I don’t like to use the P or S word because of the misuse by the msm. But I’ve moved around a lot and I have first hand experience with a number of natural disasters(won’t even talk about the man made ones). I’ve experienced being snowed in, the 89 loma prieata quake, a tornado and was sideswiped by a hurricane. A hailstorm in Texas that caused fatal injuries to an elderly man and destroyed a lot of property. Because of my job at the time(federal employee) I was activated into FEMA for the flooding in WVA during the 80s.

    To cut to the chase. Yes, we should all be as prepared and equipped as well as our budgets and judgement allows us. I keep a supply of water, food, tools and emergency medical supplies at home and in our cars.

    I don’t live in a small community in the Colorado mountains. I live in a large urban sprawl in California. So I include shotguns and ammo in my preps. I like guns anyway, but it’s been years since I hunted or shot clays. Honestly, the smoothbores are just for a bad moment after a bad event.

  2. Nathan says:

    Up in Laramie we got lucky. We’re on a sort of plateau so there’s no major flooding, But there has been a crap load of rain for the past week. It cleared up yesterday, then came back

    1. Chris Dumm says:

      Boulder cleared up yesterday, but the rain is back today. After fires and floods, I think they’re expecting locusts next.

      1. Nathan says:

        Did you see the pics of UC-Boulder students bailing out their dorm rooms with trash cans?

        1. Chris Dumm says:

          I know some of them! This flood will be an education most people will never have.

  3. Derek says:

    Forest fires, hurricanes, floods, earthquakes, tornadoes, tsunamis, droughts, prolonged power outages; these are the things I point to when people scoff at “prepping”. The zombies and the Russians are a fun, albeit tired, exercise in fantasy. However, most people don’t realize how quickly things turn to shit when the power’s out and people start getting hungry and/or desperate. It doesn’t take an “end-of-the-world” scenario to leave you cold and hungry if you don’t have at least some supplies.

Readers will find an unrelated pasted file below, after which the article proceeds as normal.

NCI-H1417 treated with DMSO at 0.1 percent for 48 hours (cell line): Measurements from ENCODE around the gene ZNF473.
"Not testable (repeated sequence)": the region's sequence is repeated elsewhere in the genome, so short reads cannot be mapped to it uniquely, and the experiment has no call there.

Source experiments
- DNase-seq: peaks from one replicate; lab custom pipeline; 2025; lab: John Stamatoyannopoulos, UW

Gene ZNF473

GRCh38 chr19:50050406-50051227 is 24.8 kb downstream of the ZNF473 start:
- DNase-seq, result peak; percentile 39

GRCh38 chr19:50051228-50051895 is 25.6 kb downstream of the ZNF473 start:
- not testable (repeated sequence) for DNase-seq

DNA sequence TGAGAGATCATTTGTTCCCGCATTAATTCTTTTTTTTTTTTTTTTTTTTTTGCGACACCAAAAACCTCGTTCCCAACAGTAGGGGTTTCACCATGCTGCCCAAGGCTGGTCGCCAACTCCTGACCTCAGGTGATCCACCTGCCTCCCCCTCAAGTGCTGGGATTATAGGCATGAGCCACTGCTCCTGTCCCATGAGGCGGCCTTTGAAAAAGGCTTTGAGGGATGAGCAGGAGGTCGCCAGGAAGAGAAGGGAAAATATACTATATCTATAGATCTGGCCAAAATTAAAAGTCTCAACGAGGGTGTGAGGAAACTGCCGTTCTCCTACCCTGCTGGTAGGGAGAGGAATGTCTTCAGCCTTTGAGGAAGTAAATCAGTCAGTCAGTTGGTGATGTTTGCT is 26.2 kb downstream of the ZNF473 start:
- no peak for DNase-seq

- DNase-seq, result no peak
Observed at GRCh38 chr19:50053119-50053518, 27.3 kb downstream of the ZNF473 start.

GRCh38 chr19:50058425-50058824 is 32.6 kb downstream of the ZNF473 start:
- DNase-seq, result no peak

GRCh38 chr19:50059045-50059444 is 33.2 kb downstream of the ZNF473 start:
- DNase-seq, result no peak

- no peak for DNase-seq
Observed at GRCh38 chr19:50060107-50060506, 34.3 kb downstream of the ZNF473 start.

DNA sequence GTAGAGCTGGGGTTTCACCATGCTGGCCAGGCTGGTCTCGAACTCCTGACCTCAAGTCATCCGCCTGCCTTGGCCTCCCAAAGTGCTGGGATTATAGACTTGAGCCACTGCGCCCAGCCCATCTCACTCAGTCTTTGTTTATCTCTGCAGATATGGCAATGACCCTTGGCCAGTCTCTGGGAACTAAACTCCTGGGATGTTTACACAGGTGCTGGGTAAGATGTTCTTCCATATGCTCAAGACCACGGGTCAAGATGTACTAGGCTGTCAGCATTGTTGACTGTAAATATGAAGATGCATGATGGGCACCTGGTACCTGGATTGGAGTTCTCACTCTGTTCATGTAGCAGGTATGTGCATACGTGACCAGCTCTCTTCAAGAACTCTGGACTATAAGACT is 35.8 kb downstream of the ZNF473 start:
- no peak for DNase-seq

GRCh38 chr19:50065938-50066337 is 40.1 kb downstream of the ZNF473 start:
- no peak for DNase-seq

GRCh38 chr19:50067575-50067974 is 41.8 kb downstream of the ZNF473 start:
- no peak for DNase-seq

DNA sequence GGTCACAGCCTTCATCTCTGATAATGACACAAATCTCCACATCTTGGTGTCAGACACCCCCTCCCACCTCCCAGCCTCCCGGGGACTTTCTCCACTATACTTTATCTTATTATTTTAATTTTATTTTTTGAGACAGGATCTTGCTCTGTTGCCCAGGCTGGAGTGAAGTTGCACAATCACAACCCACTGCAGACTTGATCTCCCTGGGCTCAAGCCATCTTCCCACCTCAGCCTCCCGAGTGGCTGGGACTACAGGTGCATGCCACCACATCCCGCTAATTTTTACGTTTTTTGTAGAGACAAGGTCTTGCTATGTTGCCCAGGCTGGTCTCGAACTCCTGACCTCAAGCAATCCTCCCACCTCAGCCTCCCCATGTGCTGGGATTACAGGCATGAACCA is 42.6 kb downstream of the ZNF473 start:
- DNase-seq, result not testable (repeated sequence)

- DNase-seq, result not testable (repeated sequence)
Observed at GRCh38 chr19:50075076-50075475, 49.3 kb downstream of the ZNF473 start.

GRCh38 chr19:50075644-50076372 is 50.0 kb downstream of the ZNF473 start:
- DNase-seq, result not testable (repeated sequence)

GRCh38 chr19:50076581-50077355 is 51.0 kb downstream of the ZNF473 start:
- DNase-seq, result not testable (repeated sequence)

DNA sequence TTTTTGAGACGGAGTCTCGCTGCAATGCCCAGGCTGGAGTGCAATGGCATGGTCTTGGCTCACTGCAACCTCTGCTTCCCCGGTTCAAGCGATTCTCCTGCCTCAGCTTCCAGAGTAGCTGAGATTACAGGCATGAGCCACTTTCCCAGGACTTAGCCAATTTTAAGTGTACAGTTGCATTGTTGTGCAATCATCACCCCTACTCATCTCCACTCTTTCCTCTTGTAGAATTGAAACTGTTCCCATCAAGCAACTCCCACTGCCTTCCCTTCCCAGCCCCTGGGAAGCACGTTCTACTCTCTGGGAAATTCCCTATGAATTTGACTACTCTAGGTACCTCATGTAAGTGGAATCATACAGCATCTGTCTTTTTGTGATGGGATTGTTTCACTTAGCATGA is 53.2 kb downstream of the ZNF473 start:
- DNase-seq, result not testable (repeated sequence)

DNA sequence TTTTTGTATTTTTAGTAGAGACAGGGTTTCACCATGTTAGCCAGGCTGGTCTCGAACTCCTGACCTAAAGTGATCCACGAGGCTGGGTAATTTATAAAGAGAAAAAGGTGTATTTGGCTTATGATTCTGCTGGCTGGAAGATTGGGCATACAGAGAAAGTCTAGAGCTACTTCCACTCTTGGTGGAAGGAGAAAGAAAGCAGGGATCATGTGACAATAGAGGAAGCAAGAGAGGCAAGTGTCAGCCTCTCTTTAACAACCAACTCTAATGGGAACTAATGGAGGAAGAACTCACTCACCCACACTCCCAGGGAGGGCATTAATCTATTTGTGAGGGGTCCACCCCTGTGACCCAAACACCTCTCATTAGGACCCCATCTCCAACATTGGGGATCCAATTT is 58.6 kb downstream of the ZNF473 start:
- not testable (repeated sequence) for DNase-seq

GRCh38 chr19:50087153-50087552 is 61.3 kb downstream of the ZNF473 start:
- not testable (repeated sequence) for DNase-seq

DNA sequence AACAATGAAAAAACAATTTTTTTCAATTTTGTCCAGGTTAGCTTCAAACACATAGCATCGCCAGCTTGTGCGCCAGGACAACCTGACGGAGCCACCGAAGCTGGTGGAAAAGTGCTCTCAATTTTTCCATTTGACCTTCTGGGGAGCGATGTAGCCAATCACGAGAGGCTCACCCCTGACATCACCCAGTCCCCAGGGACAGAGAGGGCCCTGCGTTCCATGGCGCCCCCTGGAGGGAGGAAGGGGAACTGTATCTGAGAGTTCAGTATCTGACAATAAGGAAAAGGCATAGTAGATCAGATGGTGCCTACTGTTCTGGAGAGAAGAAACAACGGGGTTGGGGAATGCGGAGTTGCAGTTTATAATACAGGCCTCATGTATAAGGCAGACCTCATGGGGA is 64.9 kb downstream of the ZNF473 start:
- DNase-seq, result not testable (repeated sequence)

4. Out_Fang_Thief says:

    3 days…try it for three weeks and see how you feel. I spent 3 weeks without power when hurricane Charlie hit central FL. In situations like this, fortune favors the prepared. And not just the food and water, but your whole mental state. You can die of a simple mental mistake faster than you’ll starve to death. If you survived the storm, don’t die in the aftermath. To do so is just old fashioned stupid. Not when it could be otherwise with a little preparation. Don’t be SOL and thinking if only…? First, beyond anything else you might need, have a water purification capability. Clean, safe water is primary. Without it, your chances of survival are cut in half.

    Got my 6 X 6 Deuce 1/2 in February and swapped the duelies for super singles. My floor boards are now 3′ above the ground. That’s 3′ of water work before my toes even get wet. The multi-fuel turbo diesel means it can run on just about anything.

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CO Floods: You Don’t Have To Be A ‘Prepper’ To Be Prepared